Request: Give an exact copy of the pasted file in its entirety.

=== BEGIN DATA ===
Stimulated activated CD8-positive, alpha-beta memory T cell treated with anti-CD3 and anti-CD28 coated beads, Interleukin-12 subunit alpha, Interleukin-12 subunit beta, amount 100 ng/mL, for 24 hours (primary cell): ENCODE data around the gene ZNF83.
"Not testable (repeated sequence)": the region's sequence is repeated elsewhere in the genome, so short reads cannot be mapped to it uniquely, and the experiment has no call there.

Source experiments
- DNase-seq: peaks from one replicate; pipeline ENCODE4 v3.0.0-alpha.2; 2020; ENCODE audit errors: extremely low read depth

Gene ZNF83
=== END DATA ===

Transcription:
Stimulated activated CD8-positive, alpha-beta memory T cell treated with anti-CD3 and anti-CD28 coated beads, Interleukin-12 subunit alpha, Interleukin-12 subunit beta, amount 100 ng/mL, for 24 hours (primary cell): ENCODE data around the gene ZNF83.
"Not testable (repeated sequence)": the region's sequence is repeated elsewhere in the genome, so short reads cannot be mapped to it uniquely, and the experiment has no call there.

Source experiments
- DNase-seq: peaks from one replicate; pipeline ENCODE4 v3.0.0-alpha.2; 2020; ENCODE audit errors: extremely low read depth

Gene ZNF83